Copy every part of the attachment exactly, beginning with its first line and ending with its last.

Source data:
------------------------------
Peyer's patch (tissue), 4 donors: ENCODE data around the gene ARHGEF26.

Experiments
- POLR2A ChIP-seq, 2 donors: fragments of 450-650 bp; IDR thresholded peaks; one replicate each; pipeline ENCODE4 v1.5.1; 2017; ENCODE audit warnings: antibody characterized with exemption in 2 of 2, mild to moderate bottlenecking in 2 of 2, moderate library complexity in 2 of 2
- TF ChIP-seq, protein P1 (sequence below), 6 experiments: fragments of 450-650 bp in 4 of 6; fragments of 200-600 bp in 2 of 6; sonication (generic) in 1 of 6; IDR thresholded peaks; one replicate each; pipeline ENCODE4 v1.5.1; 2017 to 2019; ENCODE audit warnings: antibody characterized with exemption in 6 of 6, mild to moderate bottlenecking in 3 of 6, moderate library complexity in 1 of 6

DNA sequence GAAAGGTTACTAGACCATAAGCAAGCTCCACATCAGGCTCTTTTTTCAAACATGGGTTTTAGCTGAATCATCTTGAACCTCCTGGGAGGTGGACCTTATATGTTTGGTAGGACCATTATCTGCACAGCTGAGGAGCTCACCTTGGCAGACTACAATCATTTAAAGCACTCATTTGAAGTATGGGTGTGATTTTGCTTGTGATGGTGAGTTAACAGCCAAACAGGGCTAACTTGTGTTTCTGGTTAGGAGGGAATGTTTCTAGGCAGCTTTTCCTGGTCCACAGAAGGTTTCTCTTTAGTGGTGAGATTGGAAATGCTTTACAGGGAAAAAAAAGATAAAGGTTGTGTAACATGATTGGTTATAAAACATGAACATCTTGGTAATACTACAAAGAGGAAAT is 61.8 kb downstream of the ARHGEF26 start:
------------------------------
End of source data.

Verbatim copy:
Peyer's patch (tissue), 4 donors: ENCODE data around the gene ARHGEF26.

Experiments
- POLR2A ChIP-seq, 2 donors: fragments of 450-650 bp; IDR thresholded peaks; one replicate each; pipeline ENCODE4 v1.5.1; 2017; ENCODE audit warnings: antibody characterized with exemption in 2 of 2, mild to moderate bottlenecking in 2 of 2, moderate library complexity in 2 of 2
- TF ChIP-seq, protein P1 (sequence below), 6 experiments: fragments of 450-650 bp in 4 of 6; fragments of 200-600 bp in 2 of 6; sonication (generic) in 1 of 6; IDR thresholded peaks; one replicate each; pipeline ENCODE4 v1.5.1; 2017 to 2019; ENCODE audit warnings: antibody characterized with exemption in 6 of 6, mild to moderate bottlenecking in 3 of 6, moderate library complexity in 1 of 6

DNA sequence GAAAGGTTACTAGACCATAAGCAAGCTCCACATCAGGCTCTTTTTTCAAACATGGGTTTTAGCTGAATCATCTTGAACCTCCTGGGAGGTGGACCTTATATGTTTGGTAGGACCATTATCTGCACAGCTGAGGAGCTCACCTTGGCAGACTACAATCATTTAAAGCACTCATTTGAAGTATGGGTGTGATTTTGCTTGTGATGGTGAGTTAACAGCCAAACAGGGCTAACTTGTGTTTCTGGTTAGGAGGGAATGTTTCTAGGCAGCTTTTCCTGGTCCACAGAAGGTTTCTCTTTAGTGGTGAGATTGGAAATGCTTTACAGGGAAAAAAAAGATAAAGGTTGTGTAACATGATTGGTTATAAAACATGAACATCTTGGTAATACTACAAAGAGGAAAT is 61.8 kb downstream of the ARHGEF26 start: